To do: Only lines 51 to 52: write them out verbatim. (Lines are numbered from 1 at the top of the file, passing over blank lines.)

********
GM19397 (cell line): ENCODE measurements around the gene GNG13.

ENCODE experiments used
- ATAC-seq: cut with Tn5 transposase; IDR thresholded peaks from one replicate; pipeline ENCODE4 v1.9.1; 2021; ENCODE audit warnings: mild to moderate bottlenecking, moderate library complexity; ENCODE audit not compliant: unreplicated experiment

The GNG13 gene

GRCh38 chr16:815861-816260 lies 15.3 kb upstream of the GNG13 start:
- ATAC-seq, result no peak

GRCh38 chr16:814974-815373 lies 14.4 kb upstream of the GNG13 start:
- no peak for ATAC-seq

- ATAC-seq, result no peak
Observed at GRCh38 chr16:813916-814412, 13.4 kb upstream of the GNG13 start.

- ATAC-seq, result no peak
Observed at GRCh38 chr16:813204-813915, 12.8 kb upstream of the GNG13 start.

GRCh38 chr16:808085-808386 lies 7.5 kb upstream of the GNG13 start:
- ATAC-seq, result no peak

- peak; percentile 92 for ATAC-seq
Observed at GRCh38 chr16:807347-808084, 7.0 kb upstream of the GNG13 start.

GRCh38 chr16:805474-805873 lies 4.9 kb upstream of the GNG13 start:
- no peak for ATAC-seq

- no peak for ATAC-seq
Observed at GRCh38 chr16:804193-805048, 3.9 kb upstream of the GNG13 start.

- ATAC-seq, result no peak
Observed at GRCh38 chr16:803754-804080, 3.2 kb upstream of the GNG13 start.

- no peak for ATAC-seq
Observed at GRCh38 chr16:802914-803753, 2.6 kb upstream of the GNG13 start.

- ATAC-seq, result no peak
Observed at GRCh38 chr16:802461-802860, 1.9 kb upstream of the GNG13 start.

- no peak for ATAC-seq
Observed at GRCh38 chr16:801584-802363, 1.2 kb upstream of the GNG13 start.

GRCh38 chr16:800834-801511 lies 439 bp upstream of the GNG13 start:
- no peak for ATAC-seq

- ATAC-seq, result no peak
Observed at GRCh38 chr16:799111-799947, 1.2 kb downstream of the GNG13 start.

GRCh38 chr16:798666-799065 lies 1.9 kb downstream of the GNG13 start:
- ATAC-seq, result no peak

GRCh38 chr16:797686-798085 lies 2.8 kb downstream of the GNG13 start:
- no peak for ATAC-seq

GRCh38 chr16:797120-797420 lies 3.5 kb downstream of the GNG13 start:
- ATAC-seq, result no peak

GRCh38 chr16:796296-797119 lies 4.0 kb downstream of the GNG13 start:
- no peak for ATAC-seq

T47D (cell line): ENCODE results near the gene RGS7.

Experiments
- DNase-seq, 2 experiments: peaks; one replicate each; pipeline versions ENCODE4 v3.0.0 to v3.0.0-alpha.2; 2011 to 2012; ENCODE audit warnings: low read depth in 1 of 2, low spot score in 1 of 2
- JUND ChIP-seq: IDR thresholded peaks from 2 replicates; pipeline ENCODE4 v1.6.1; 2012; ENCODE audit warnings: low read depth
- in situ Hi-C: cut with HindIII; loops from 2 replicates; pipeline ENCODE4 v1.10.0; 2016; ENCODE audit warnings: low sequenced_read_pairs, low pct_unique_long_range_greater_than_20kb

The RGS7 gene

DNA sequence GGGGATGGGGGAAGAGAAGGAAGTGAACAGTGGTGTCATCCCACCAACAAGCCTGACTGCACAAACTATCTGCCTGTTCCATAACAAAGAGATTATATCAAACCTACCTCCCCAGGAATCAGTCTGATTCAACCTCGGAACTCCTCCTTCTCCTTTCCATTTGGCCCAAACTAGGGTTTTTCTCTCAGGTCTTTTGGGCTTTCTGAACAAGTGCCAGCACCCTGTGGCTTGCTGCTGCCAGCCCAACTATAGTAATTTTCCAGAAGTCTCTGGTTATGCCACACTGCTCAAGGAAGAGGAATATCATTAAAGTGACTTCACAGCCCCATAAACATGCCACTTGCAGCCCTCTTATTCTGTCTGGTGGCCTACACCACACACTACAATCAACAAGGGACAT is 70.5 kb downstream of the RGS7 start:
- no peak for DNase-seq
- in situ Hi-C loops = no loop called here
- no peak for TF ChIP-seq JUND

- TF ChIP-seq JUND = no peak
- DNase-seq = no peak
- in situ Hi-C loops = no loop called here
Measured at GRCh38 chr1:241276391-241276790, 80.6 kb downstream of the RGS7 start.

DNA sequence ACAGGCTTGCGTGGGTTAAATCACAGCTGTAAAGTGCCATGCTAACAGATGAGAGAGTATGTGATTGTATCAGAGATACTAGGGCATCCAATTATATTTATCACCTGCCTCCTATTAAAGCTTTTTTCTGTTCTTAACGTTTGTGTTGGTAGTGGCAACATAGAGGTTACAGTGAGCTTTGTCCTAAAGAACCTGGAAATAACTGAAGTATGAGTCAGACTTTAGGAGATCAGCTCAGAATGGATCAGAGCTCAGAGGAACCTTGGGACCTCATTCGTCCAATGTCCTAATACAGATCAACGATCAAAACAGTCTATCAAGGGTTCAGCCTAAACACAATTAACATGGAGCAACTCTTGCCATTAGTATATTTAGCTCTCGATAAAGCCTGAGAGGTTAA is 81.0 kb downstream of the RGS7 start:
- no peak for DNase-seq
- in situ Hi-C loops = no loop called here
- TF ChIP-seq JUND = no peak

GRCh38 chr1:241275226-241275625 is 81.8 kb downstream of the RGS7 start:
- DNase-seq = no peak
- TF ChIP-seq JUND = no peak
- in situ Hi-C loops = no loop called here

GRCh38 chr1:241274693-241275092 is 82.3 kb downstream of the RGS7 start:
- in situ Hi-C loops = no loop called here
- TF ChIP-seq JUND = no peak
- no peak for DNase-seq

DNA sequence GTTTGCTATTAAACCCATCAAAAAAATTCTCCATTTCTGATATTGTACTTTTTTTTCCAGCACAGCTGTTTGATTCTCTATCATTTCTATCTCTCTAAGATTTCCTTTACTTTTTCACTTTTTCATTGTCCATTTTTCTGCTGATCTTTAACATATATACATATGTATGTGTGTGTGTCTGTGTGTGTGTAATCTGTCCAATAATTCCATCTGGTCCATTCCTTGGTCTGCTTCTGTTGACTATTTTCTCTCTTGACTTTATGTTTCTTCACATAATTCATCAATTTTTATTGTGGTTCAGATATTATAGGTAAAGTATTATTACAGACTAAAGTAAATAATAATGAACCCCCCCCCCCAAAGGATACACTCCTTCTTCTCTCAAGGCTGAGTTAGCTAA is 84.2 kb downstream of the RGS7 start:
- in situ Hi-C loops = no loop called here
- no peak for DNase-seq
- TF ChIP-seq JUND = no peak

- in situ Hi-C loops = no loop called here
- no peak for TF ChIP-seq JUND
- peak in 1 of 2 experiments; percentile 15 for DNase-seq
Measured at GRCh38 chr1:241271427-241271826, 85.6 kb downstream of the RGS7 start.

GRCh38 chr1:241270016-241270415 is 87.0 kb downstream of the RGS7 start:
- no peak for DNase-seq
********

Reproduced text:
- TF ChIP-seq JUND = no peak
- DNase-seq = no peak